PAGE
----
10 August 2018



'You've had an effect on my life.'

'Is this what you wanna do for the rest of your life?'

'Everyone who walks in that door becomes part of your problem.'

'I read somewhere that men learn to love the person they're attracted to, and women become more and more attracted to the person they love.'

This film, the astonishingly good directorial debut of one Stephen Soderbergh, does exactly what it says on the tin. It's got sex in it, a truckload of lies and a whole lotta videotapes, the latter of which seem obsolete to us now, of course, in this age of stupid smartphones with cameras in-built and so on.

Even the content of the film, which shocked folks and made them uncomfortable, made 'em squirm in their cinema seats back in the day, probably seems tame to today's viewers, any one of whom, myself included (I won't though, don't worry!), could whip off their clothes right now and make an embarrassing sex-tape in the comfort of their home.

A few clicks of your phone later and the whole sorry mess is uploaded to social media, your friends all slag you mercilessly behind your back and your boss now knows what your tits look like under your clothes. Back then though, it was all different. Back then, we still had a little thing called mystery attached to the whole sexual act...

I normally hate Andie FOUR WEDDINGS AND A FUNERAL MacDowell, with her silly name (Andie is a boy's name!), her masses of annoyingly well-behaved dark Julia Roberts curls and her big Julia Roberts teeth, and of course this film is no exception. I still hate her and find her irritating, but I do sympathise with her character, an American housewife called Ann Millaney-Bishop.

On the surface of it, Ann would appear to have it all. She's good-looking, if you like that kind of curly-haired, big-toothed naïve virginal thing she's got going on. She's got a handsome, if oily, husband called John, who's just been made a junior partner in his fancy, high-priced law firm and has now gotten himself a fabulous corner office with a view of the river and surrounding greenery to die for.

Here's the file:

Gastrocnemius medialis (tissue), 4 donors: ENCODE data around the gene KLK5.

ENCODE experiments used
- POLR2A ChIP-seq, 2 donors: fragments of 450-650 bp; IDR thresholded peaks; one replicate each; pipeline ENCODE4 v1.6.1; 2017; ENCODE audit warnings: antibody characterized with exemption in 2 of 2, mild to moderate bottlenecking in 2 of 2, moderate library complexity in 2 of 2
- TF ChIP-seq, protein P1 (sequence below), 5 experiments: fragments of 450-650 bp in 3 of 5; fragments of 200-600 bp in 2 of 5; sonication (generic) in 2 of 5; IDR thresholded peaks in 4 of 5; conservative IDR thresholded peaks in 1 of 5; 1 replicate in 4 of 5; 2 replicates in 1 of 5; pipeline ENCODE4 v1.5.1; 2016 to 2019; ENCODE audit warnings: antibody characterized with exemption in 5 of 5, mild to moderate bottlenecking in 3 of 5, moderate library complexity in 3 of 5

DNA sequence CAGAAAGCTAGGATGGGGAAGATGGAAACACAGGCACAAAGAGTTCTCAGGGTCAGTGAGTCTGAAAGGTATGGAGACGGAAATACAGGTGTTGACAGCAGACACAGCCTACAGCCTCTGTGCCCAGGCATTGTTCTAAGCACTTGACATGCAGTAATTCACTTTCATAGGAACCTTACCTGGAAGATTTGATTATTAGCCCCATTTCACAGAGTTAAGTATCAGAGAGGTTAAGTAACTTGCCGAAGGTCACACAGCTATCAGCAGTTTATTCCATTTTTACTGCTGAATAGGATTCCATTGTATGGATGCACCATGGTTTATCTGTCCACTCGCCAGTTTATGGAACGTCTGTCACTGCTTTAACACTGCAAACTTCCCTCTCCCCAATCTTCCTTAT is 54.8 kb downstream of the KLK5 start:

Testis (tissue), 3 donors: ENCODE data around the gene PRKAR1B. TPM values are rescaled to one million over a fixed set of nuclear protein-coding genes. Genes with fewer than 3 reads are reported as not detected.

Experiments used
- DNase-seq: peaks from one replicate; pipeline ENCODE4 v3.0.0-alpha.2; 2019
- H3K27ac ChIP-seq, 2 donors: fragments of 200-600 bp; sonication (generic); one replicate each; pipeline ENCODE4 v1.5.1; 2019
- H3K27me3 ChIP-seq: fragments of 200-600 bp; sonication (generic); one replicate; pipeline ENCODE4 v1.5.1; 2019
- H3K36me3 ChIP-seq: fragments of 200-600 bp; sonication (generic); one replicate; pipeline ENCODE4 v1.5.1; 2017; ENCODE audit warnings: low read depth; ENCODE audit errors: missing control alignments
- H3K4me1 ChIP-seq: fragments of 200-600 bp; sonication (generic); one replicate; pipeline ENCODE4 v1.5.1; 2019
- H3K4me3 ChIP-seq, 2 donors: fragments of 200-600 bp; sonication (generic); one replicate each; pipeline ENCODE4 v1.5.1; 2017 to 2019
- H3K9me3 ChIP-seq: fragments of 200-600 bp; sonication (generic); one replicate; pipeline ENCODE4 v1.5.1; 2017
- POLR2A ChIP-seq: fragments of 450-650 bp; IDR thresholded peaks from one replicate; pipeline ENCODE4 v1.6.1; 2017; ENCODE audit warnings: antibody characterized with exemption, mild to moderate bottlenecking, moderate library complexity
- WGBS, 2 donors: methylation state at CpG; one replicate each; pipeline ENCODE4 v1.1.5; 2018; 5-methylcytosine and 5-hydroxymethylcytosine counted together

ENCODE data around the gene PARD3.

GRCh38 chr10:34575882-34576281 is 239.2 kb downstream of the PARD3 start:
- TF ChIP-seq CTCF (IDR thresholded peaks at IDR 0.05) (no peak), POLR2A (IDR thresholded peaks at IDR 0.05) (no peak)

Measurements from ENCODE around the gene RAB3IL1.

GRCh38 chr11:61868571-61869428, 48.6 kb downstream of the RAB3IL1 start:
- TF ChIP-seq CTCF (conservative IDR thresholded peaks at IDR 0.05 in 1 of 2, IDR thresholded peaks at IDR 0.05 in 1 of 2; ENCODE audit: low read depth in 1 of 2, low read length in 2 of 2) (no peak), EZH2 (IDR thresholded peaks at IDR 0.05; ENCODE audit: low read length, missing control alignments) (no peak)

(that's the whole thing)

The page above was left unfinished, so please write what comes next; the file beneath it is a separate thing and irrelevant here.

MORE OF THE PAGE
They have a fabulous house and no kids. John made Ann give up her job so she has nothing to do all day but look after John and the house. Oh, and gab to her therapist about how obsessive she's becoming about things she can't control, like world hunger, and what happens to the families of air fatalities, and what the hell we'll do when there's no more room for all the garbage we produce. If she had a job or kids to look after, she wouldn't have time for this kind of expensive, self-indulgent introspective naval-gazing. Humph.

They aren't likely to be having kids any time soon because they've stopped having sex. That's mostly down to Ann. She seems kinda frigid, kinda hung-up, when it comes to sex. It doesn't seem like she likes it much, although that could just be down to the life-partner she's chosen. She might like it perfectly fine with someone a little less selfish and self-obsessed than her John.

Ann's husband John is a total bastard who's fucking- that's the film's word for it, don't blame me!- a woman who seems like the polar opposite of Ann. This woman Cynthia (played by Laura San Giacomo, Julia Roberts's prostitute pal in PRETTY WOMAN) is sexy, sensual, adventurous, risk-taking and nearly always up for it. Even on the days she's not up for it just serve to tantalise John all the more.

Cynthia is as horny as Ann seems frigid, as experienced as Ann appears virginal. She even wears black while the mopey Ann dresses in white so that we're left in no doubt as to who's the whore and who's the saint. Good job they did that, otherwise we mightn't have known... 

John meanwhile does not give one single solitary shit about what his actions are doing to his marriage. He's a born liar and no doubt his utter lack of scruples or moral fibre have come in handy and served him well while he's been barging his way up the corporate ladder.